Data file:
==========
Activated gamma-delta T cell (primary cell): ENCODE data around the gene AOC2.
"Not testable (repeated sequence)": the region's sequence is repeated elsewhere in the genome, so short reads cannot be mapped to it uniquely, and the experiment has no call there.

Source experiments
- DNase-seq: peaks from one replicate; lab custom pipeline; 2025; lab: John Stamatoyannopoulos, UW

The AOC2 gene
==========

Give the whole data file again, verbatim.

Activated gamma-delta T cell (primary cell): ENCODE data around the gene AOC2.
"Not testable (repeated sequence)": the region's sequence is repeated elsewhere in the genome, so short reads cannot be mapped to it uniquely, and the experiment has no call there.

Source experiments
- DNase-seq: peaks from one replicate; lab custom pipeline; 2025; lab: John Stamatoyannopoulos, UW

The AOC2 gene